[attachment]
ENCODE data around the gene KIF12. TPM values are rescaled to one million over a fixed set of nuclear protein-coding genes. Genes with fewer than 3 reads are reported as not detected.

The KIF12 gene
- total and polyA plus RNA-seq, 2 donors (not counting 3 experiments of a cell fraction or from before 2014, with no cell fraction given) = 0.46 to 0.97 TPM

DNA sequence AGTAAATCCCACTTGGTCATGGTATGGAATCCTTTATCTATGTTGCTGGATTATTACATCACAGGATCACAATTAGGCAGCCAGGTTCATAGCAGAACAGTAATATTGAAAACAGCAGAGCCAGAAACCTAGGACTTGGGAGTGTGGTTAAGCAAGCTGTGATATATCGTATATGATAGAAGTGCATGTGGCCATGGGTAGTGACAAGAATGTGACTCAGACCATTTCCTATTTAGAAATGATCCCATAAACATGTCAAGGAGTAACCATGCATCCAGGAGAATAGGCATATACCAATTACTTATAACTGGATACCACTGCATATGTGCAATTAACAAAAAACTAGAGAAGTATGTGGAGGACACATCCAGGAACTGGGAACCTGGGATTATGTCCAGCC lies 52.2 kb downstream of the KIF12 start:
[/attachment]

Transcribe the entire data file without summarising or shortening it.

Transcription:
ENCODE data around the gene KIF12. TPM values are rescaled to one million over a fixed set of nuclear protein-coding genes. Genes with fewer than 3 reads are reported as not detected.

The KIF12 gene
- total and polyA plus RNA-seq, 2 donors (not counting 3 experiments of a cell fraction or from before 2014, with no cell fraction given) = 0.46 to 0.97 TPM

DNA sequence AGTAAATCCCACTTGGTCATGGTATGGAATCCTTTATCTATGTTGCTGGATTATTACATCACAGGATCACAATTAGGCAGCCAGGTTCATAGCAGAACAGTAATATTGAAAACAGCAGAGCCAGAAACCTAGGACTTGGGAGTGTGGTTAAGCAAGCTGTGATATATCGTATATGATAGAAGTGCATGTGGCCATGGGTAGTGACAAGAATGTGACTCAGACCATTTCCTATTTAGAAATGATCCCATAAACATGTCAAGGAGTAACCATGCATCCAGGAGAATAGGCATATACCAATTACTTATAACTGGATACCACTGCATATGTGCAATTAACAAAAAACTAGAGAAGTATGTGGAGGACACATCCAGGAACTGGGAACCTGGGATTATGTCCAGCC lies 52.2 kb downstream of the KIF12 start: